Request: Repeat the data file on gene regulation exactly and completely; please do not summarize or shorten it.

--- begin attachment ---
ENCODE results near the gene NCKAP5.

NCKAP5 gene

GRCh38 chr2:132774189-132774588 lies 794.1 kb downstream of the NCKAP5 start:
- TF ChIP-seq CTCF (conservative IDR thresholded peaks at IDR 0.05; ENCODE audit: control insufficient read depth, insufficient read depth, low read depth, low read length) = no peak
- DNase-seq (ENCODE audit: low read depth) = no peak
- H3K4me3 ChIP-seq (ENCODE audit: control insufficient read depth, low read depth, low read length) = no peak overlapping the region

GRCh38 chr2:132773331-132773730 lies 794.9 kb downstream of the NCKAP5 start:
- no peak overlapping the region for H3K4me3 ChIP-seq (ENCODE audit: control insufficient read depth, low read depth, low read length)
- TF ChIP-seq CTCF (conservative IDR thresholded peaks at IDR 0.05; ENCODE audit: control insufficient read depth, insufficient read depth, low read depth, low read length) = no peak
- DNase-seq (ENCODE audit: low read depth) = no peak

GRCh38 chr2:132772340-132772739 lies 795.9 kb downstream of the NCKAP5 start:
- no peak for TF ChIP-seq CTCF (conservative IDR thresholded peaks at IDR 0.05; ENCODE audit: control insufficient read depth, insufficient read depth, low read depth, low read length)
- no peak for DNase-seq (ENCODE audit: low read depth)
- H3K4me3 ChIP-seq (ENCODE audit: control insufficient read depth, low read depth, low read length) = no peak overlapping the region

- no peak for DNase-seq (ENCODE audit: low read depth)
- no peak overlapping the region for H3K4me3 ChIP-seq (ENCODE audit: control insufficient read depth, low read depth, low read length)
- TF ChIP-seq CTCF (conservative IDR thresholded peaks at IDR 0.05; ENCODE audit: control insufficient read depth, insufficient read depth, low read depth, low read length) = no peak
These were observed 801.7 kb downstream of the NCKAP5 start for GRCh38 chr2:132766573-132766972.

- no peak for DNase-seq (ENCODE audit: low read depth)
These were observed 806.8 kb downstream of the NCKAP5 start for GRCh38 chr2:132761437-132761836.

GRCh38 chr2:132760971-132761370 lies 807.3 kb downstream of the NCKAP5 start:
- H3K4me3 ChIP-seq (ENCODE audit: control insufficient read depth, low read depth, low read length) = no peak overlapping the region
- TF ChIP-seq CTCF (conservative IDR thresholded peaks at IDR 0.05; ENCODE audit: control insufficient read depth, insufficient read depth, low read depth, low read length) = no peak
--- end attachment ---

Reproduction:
ENCODE results near the gene NCKAP5.

NCKAP5 gene

GRCh38 chr2:132774189-132774588 lies 794.1 kb downstream of the NCKAP5 start:
- TF ChIP-seq CTCF (conservative IDR thresholded peaks at IDR 0.05; ENCODE audit: control insufficient read depth, insufficient read depth, low read depth, low read length) = no peak
- DNase-seq (ENCODE audit: low read depth) = no peak
- H3K4me3 ChIP-seq (ENCODE audit: control insufficient read depth, low read depth, low read length) = no peak overlapping the region

GRCh38 chr2:132773331-132773730 lies 794.9 kb downstream of the NCKAP5 start:
- no peak overlapping the region for H3K4me3 ChIP-seq (ENCODE audit: control insufficient read depth, low read depth, low read length)
- TF ChIP-seq CTCF (conservative IDR thresholded peaks at IDR 0.05; ENCODE audit: control insufficient read depth, insufficient read depth, low read depth, low read length) = no peak
- DNase-seq (ENCODE audit: low read depth) = no peak

GRCh38 chr2:132772340-132772739 lies 795.9 kb downstream of the NCKAP5 start:
- no peak for TF ChIP-seq CTCF (conservative IDR thresholded peaks at IDR 0.05; ENCODE audit: control insufficient read depth, insufficient read depth, low read depth, low read length)
- no peak for DNase-seq (ENCODE audit: low read depth)
- H3K4me3 ChIP-seq (ENCODE audit: control insufficient read depth, low read depth, low read length) = no peak overlapping the region

- no peak for DNase-seq (ENCODE audit: low read depth)
- no peak overlapping the region for H3K4me3 ChIP-seq (ENCODE audit: control insufficient read depth, low read depth, low read length)
- TF ChIP-seq CTCF (conservative IDR thresholded peaks at IDR 0.05; ENCODE audit: control insufficient read depth, insufficient read depth, low read depth, low read length) = no peak
These were observed 801.7 kb downstream of the NCKAP5 start for GRCh38 chr2:132766573-132766972.

- no peak for DNase-seq (ENCODE audit: low read depth)
These were observed 806.8 kb downstream of the NCKAP5 start for GRCh38 chr2:132761437-132761836.

GRCh38 chr2:132760971-132761370 lies 807.3 kb downstream of the NCKAP5 start:
- H3K4me3 ChIP-seq (ENCODE audit: control insufficient read depth, low read depth, low read length) = no peak overlapping the region
- TF ChIP-seq CTCF (conservative IDR thresholded peaks at IDR 0.05; ENCODE audit: control insufficient read depth, insufficient read depth, low read depth, low read length) = no peak